We are leaving on Thursday afternoon after Hailey gets out of school and get a bit later start due to a little whoops while loading up the trailer. (I bumped the trailer hitch and dumped it off the blocks) After a neighbor showed me a trick using the blocks to get the trailer up high enough to get it back on the hitch we were off, a little frustrated but on our way just the same. Thanks Larry for you patient instructions and help!
Due to our late start we ended up setting up in a familiar camp with a premium view. It was dark as we pulled in and setting up in the dark is a challenge I hope not to repeat anytime soon. We did a minimum set up and retired early anxious to begin a three day weekend.
Morning was glorious and I explored our camp to discover what a premium site we snagged in out late nite arrival. I also discovered that our winter prices had changed to off season prices so our senior rate qualified us for $2.50 per nite for our lake side view site.
Best yet the campground was nearly deserted with only 4 to 5 campsites occupied each night. Plenty of wide open spaces and quiet, quiet, quiet.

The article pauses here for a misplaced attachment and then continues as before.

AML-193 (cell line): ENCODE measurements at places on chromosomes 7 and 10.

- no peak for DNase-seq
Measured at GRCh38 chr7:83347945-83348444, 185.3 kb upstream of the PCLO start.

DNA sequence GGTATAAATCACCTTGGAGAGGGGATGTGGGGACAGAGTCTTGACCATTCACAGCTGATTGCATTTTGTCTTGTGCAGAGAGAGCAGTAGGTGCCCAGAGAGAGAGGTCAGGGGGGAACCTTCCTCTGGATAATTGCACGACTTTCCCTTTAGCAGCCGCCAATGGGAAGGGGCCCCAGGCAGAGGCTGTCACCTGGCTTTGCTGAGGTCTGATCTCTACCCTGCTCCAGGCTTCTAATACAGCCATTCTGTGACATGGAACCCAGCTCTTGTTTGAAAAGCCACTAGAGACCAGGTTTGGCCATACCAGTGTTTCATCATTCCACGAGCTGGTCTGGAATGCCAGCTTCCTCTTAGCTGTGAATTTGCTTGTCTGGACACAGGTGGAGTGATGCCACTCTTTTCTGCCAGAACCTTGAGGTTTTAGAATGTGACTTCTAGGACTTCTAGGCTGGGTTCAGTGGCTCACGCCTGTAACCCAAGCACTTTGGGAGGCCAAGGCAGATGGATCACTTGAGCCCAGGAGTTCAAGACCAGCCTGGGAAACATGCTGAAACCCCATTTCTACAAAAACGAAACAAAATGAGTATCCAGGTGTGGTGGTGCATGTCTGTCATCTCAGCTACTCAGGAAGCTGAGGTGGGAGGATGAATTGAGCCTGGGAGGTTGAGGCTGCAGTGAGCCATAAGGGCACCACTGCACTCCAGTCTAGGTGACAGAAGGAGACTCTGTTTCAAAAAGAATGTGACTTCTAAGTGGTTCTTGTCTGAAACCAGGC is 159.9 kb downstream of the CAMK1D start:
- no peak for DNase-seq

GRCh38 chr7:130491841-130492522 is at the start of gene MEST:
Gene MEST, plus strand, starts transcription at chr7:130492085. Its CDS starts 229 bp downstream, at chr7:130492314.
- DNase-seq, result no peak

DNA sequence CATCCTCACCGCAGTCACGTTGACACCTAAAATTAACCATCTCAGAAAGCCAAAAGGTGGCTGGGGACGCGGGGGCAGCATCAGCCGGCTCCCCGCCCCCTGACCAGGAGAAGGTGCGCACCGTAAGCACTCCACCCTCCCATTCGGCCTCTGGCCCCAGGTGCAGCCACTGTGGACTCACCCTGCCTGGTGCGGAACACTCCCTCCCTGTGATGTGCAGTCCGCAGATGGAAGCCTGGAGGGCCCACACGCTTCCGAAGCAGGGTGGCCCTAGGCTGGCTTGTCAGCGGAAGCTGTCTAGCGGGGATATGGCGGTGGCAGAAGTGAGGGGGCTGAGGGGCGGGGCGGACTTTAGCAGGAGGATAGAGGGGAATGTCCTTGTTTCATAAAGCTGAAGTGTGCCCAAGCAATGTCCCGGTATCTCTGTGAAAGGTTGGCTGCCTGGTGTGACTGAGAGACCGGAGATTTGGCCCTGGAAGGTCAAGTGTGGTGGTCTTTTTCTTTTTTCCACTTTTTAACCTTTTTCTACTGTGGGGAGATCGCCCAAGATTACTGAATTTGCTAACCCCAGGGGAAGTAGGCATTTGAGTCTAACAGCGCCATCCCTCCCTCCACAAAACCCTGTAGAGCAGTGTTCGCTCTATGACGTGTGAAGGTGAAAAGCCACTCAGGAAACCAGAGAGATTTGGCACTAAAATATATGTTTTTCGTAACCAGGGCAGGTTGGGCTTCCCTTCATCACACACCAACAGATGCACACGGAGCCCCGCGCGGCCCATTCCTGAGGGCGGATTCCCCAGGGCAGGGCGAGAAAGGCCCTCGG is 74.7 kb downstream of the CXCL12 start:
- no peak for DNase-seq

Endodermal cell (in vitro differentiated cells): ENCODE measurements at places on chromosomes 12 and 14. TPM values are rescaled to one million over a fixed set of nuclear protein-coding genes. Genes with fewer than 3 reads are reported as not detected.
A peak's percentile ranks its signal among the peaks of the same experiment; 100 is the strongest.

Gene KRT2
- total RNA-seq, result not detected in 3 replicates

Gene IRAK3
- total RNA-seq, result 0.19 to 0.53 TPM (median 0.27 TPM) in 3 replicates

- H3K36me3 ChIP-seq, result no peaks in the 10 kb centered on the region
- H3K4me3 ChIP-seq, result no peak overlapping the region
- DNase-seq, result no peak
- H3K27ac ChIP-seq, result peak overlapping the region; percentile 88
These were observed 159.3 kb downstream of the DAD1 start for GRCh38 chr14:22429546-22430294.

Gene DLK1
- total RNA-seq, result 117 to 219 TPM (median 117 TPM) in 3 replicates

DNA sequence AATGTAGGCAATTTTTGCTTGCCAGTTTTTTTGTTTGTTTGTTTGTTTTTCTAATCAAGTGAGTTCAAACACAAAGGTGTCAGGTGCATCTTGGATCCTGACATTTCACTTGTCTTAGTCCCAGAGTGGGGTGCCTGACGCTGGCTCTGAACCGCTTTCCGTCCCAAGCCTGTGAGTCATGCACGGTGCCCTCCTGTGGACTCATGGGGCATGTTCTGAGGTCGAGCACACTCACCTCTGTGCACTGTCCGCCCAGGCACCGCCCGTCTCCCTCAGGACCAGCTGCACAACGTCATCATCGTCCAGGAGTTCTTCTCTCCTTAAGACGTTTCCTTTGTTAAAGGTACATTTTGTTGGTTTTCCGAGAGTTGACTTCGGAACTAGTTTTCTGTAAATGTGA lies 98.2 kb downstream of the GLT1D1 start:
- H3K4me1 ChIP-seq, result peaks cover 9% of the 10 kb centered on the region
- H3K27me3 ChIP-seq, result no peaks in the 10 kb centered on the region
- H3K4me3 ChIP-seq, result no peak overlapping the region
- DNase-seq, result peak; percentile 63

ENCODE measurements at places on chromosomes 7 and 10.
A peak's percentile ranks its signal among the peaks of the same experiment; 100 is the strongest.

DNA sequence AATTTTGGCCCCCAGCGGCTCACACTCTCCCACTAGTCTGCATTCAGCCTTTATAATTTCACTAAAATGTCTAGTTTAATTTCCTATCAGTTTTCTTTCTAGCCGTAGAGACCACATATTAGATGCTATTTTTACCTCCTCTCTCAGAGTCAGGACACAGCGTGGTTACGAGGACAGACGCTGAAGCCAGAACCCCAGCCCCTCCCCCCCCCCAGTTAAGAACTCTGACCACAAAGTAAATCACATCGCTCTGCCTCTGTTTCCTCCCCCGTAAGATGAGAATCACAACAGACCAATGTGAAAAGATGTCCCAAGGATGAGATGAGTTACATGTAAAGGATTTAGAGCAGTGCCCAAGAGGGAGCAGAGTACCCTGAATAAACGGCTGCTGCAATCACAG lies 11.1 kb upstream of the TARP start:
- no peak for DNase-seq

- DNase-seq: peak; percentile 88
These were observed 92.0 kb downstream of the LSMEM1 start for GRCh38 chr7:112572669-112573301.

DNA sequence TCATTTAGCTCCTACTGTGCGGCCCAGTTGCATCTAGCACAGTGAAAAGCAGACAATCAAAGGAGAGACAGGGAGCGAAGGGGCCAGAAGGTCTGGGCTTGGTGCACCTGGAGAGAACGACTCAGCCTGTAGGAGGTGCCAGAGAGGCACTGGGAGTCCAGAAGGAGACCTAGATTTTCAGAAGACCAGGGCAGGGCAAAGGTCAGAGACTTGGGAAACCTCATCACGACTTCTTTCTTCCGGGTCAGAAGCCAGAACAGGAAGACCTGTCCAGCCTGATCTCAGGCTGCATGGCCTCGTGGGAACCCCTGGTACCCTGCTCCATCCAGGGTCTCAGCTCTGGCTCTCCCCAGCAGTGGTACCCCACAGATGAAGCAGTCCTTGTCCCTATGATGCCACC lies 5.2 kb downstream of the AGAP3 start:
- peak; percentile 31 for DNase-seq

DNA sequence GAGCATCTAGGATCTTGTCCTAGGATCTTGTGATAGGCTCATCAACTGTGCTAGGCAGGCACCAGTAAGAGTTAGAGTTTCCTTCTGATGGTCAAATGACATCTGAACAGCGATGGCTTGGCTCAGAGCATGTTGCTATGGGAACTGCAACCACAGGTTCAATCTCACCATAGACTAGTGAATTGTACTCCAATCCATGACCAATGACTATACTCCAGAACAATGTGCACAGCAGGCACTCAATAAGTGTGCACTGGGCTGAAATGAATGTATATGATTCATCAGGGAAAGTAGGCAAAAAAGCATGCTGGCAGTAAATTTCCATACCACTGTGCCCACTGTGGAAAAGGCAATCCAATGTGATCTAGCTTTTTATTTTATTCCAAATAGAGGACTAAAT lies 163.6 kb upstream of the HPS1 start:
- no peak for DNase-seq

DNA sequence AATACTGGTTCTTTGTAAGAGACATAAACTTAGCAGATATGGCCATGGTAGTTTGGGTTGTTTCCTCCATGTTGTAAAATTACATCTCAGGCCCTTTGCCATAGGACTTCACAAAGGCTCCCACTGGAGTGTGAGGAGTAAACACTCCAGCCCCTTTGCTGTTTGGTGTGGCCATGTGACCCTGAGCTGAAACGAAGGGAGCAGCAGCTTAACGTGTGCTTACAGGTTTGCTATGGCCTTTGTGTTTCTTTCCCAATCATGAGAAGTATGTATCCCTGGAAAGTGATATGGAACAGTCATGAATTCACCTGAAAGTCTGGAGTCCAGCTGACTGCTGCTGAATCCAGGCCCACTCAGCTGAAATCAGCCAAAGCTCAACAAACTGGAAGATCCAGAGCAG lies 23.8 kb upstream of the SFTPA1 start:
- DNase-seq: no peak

Happy to call Spring Canyon home for the weekend.
The group site might be a great place for a small vintage trailer gather, especially this time of year!
Lots of autumn views and scenery to enjoy in the quiet of the morning.
The Lake Lenore Caves were formed during the
last Ice Age, when catastrophic floods raged across much of Eastern Washington.
These floods carved long and deep ravines or coulees, from solid basalt.
The effect of water freezing and thawing within the basalt formed cracks within the cracks allowing the torrential waters to pluck out rocks along the cracks forming large cracks that formed into caves.
Gravity continues to cause the rocks from the ceiling to fall to the floor in some caves the outer edge nearly rising up to the ceiling. In the future some of these caves could barely be visible.
At least 5,000 years ago native people began using these caves as temporary shelters and a place to work. During the spring and summer, Native Americans visited this area to collect plants, dig roots, fish and hunt. After preparing the food and plant materials, they carried their loads back to permanent villages. They often left behind mats, grinding stones food and supplies for their next visit. These artifacts were removed from the caves and are on display in nearby museums.